Feb
 06
 2018



Ulrike

Hello,

Welcome back to The Spin! Today, we decipher the scattered schedule of New York Fashion Week, which started on Monday with the men’s shows to be followed by Women’s on Thursday. We also tell you, which retail CEO has just been let go due to poor conduct, and which department store operator has named a former pharmacy chain executive its new CEO. Then, there is the story of the rise and fall of a social media follower factory. Enjoy the read and feel free to share! Best, Ulrike



markets

New order. New York Fashion Week, which started Monday with Men's, continues to be challenged by the singular moves of designers who experiment with new formats and schedules. This season, a whole slew of names including DVF, Altuzarra and Victoria Beckham have replaced shows with presentations, parties or private appointments, while Alexander Wang changed his showtime to the pre-order schedule. Others like Rodarte, Kanye West, Rebecca Minkoff and Marchesa are opting for digital presentations. Find the official NYFW schedule here.


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people

Protecting the culture. Laurent Potdevin, CEO of Canadian yoga wear retailer Lululemon Athletica, has relinquished his position. According to the Vancouver-based company, the executive fell short of Lululemon's standards of conduct, although the firm did not give any details. According to a SEC filing, Potdevin receives $5 million in severance and his non-compete has been extended to 24 months. The Board of Directors has already initiated the search process for a new CEO.


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From CVS to HBC. Canadian department store operator Hudson's Bay Company (HBC) has appointed Helena Foulkes CEO. Foulkes succeeds Jerry Storch, who left the Brampton-based company in November 2017. Storch's duties had temporarily been assumed by HBC Chairman Richard Baker. Foulkner comes from US pharmacy chain CVS, where she served (press release) as EVP of CVS Health and President of CVS Pharmacy. HBC operates department stores in North America and Europe including Saks Fifth Avenue, Lord & Taylor and Galeria Kaufhof.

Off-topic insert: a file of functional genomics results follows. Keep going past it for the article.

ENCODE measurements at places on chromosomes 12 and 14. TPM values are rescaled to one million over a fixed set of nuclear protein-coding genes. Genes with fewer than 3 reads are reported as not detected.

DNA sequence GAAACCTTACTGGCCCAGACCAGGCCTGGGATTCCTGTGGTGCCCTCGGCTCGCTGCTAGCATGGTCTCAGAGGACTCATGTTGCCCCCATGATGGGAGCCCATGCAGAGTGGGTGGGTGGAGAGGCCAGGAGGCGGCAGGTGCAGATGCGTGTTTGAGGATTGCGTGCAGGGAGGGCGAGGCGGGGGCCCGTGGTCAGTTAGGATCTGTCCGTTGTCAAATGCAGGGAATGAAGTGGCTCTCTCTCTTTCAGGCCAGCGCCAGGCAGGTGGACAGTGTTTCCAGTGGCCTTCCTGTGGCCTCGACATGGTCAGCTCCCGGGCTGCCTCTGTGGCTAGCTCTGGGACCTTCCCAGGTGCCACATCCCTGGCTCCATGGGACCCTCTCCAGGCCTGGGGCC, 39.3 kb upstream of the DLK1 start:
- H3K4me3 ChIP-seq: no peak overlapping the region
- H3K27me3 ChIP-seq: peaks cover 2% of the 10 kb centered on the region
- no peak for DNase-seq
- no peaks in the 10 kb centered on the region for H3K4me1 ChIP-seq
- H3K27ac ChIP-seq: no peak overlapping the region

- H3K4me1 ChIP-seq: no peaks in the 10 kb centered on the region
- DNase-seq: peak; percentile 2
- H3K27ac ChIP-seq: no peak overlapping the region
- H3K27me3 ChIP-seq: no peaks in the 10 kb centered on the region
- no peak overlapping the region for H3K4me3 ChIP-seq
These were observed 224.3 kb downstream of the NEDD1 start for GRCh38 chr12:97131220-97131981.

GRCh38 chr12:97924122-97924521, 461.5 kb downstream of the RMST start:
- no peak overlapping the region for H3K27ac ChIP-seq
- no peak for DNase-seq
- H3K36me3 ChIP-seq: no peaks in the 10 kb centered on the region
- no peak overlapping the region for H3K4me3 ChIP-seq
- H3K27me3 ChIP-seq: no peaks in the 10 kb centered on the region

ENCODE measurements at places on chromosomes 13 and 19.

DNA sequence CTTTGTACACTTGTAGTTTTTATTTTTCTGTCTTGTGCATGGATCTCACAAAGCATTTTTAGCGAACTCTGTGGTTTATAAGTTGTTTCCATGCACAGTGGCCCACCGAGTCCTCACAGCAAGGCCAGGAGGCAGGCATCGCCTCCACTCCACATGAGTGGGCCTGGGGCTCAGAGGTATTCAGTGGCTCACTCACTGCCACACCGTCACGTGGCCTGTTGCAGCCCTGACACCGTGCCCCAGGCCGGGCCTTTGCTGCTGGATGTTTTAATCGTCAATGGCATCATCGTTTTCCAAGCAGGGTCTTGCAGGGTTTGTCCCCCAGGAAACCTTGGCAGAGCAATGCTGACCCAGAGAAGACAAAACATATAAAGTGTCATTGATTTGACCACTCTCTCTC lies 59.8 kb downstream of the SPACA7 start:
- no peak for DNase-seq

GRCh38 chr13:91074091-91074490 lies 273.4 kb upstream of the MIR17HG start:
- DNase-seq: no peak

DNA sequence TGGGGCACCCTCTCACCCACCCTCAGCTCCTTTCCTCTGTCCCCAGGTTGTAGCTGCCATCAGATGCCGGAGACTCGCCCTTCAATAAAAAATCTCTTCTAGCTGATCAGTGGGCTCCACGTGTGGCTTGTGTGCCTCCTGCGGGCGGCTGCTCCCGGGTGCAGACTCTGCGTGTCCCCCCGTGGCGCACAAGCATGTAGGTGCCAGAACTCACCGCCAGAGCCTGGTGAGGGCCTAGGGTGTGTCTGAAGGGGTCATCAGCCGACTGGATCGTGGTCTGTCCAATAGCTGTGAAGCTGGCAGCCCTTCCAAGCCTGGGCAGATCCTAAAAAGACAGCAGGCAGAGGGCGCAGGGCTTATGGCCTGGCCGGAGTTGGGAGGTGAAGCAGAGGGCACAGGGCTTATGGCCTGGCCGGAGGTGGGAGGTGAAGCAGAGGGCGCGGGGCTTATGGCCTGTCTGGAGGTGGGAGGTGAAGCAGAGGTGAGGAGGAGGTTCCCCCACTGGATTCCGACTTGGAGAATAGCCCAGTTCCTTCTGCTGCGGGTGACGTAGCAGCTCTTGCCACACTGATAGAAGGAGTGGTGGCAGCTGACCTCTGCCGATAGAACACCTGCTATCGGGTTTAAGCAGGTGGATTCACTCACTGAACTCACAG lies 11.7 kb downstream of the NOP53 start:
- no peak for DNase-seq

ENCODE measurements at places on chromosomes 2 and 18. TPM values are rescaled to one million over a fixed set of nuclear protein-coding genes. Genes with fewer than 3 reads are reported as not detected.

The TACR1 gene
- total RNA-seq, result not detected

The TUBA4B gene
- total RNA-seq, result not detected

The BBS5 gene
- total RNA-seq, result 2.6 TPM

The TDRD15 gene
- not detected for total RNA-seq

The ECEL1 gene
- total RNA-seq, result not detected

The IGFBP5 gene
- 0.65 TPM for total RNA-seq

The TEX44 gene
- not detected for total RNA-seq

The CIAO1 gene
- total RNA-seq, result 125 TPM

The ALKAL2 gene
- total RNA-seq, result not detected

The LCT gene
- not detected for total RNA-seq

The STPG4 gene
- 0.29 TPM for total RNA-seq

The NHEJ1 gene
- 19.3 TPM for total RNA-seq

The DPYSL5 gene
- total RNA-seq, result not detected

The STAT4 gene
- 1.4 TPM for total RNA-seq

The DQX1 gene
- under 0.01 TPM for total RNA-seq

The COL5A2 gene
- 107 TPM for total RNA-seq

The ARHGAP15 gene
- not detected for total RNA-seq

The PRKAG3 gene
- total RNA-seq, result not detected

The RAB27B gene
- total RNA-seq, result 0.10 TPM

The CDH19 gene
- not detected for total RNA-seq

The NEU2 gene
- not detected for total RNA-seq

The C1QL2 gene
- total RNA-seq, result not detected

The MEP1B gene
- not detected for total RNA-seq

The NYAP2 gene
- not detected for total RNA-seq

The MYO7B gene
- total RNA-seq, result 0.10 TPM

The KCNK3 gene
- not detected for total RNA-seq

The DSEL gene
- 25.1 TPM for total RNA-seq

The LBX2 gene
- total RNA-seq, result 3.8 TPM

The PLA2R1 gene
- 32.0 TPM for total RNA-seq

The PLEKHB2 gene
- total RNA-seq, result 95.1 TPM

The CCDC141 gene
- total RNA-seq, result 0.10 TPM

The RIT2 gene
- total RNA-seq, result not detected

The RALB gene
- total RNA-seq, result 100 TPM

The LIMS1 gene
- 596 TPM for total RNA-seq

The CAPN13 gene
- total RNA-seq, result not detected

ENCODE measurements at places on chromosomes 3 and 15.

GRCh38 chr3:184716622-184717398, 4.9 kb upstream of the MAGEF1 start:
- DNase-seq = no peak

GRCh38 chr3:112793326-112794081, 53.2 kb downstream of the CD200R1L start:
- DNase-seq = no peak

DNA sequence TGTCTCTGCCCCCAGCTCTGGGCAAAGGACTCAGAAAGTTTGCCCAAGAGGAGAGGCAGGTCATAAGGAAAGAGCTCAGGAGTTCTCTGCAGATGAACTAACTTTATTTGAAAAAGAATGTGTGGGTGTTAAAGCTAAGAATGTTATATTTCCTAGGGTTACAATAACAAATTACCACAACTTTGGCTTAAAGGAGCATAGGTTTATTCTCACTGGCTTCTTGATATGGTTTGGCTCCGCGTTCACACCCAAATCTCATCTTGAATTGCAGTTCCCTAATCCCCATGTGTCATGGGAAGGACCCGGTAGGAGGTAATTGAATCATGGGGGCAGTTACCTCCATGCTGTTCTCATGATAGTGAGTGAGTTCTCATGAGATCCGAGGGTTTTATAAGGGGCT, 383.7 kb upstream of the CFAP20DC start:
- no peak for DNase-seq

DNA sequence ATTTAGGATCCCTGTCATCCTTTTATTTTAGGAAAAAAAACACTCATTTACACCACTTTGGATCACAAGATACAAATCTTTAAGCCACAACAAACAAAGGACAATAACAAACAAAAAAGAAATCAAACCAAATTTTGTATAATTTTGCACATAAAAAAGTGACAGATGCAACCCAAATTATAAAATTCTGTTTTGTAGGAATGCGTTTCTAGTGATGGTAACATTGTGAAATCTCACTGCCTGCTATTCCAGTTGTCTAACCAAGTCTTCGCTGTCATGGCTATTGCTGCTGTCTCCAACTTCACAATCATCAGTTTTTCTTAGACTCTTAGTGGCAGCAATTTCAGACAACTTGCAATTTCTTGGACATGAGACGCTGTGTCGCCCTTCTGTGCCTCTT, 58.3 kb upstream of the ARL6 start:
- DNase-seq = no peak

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The last Dassler. An era has ended at German sports giant Adidas, which was incorporated in 1948 by the late Adolf "Adi" Dassler. When Frank Dassler, General Counsel and Chief Compliance Officer, went (paywall; in German) into retirement on December 31, the last member of the founder family left the Herzogenaurach-based company. Frank Dassler is the grandson of Adi Dassler's estranged brother Rudolf, who in 1948 founded rival sports company Puma across town. After working for Puma in the 1980s, Frank joined Adidas in 2004 as General Council.


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retail

Correction course. After a dismal holiday season, US department store chain Bon-Ton Stores has filed for chapter 11 bankruptcy protection. The Pennsylvania-based company, which operates about 260 stores under the Carson's, Elder-Beeman, Herberger's and Younkers labels, already announced 47 store closures. After a planned restructuring, Bon-Ton plans to tighten inventory, expand private-labels, refresh store interiors and strengthen eCommerce. The company also considers the sale of its assets.



Macy's modest. US department store chain Macy's has launched a modest fashion brand, which will be available at macys.com starting (press release) February 15. In addition to a broad selection of hijab, the Verona Collection includes floor length dresses, pants, jumpsuits, workout tops and long-sleeved cardigans retailing from $12.95 to $84.95.





tech

Fan factory. Social media growth accelerator Devumi strongly denies allegations that the company has been selling fake social media followers. According to an exposé by the New York Times, a large percentage of the multi-million strong following on social media is made up by bots. Illuminating the inner workings at Devumi, which markets about 3.5 million automated accounts to about 200,000 paying clients, the article allows for a glimpse into social media's black market.



Fleeing fakes. According to experts, as many as 48 million Twitter and 60 million Facebook accounts could be fake, affecting payments for endorsements since an influencer with a million followers sells promotional posts for a lot more than a person with 100,000 followers. Following the NY Times article, the New York attorney general opened an investigation into Devumi. The following night, millions of Twitter accounts mysteriously vanished from cyberspace.







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